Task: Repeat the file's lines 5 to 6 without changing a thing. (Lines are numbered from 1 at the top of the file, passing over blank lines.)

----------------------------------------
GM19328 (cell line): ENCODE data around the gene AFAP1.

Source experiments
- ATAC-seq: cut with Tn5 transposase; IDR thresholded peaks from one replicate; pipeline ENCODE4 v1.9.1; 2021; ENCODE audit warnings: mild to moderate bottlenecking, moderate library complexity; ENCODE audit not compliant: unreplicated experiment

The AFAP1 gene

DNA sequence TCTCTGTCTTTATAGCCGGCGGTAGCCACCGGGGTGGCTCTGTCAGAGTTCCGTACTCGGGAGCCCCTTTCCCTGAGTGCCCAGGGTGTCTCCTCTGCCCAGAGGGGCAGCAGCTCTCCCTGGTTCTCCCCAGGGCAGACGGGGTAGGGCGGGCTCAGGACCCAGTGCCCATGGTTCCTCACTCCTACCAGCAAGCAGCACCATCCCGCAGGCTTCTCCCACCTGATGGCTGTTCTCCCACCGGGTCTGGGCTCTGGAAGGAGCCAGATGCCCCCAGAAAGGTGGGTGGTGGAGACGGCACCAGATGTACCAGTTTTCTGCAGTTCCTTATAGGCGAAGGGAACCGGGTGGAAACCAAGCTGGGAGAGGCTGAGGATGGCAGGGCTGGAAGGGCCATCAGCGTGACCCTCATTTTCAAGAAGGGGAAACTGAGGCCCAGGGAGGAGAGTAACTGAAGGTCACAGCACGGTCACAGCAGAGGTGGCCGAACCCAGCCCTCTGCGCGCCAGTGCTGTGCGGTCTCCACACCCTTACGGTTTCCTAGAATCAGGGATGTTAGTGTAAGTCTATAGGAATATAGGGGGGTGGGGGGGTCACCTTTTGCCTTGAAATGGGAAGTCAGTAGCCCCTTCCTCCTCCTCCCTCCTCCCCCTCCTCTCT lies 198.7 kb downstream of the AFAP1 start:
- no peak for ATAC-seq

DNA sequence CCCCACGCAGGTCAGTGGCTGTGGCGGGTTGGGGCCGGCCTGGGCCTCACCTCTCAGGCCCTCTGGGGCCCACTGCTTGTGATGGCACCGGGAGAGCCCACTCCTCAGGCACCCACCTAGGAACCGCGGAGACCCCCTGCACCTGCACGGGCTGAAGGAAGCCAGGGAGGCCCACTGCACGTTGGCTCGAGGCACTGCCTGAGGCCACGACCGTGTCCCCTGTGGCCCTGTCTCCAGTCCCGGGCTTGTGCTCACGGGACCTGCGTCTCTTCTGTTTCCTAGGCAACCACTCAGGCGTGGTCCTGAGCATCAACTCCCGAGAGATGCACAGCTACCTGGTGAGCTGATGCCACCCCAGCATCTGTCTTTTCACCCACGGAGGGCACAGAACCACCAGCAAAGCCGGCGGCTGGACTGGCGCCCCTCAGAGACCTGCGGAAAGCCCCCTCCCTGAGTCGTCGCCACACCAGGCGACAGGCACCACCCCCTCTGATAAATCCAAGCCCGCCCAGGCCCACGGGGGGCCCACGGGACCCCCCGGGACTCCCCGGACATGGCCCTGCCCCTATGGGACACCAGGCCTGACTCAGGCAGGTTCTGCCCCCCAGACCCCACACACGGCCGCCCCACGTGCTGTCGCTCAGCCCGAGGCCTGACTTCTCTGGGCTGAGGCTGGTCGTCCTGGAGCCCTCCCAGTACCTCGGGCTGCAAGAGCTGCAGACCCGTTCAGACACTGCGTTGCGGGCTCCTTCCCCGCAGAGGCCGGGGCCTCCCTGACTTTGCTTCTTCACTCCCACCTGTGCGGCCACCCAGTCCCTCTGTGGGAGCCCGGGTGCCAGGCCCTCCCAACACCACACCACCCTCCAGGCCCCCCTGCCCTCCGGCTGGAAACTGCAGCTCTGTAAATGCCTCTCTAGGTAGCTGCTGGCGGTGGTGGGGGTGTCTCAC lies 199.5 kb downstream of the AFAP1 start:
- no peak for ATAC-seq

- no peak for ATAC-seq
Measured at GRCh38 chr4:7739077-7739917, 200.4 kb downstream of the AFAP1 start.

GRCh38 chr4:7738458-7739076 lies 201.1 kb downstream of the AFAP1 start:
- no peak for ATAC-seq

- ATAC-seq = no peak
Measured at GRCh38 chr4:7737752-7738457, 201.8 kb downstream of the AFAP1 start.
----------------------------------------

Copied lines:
DNA sequence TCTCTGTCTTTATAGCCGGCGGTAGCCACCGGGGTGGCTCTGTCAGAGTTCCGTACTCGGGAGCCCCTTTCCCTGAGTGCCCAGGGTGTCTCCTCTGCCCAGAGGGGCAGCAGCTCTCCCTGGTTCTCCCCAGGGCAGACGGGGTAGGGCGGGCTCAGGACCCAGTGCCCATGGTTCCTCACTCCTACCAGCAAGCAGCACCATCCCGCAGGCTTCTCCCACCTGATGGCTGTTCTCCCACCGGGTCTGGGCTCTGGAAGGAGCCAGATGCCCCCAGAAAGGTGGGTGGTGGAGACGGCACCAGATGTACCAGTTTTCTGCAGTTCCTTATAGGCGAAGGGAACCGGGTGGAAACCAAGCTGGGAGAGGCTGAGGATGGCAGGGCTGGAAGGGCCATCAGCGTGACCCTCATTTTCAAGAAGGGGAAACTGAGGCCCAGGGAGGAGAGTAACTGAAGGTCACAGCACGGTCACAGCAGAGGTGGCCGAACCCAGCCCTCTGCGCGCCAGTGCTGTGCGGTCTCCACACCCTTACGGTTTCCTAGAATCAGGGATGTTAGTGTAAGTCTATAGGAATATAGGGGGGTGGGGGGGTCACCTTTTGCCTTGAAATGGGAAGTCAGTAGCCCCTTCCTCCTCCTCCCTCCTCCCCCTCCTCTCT lies 198.7 kb downstream of the AFAP1 start:
- no peak for ATAC-seq